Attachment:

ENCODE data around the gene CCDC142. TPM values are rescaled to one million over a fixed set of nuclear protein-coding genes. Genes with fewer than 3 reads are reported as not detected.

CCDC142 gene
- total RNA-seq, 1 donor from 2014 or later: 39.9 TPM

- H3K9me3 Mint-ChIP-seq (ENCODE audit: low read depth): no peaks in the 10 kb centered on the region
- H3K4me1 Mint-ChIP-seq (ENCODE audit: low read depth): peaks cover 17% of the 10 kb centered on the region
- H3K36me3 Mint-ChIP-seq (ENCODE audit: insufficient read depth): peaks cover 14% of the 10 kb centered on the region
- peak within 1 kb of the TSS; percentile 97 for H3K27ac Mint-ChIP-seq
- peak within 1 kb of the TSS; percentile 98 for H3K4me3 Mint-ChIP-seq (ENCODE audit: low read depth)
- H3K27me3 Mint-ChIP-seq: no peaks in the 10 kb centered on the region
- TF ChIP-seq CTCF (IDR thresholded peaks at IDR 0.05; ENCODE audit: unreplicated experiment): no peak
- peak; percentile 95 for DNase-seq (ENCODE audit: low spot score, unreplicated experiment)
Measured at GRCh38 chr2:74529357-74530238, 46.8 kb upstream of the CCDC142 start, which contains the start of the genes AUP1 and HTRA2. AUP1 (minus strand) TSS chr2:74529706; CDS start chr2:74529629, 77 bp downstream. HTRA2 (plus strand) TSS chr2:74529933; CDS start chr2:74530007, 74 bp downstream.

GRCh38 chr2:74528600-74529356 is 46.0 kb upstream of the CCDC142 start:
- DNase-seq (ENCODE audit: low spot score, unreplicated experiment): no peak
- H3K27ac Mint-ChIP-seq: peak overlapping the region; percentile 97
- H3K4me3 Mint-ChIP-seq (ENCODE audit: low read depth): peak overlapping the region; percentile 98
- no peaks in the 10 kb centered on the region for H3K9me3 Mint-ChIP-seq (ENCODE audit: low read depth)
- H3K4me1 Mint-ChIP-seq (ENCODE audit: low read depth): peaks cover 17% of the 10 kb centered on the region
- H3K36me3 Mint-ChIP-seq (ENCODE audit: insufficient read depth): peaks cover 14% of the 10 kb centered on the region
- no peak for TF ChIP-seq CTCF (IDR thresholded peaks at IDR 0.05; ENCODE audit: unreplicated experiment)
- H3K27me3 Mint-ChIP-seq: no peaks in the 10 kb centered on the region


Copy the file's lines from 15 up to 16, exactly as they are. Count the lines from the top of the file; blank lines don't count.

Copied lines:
- H3K27ac Mint-ChIP-seq: peak overlapping the region; percentile 97
- H3K4me3 Mint-ChIP-seq (ENCODE audit: low read depth): peak overlapping the region; percentile 98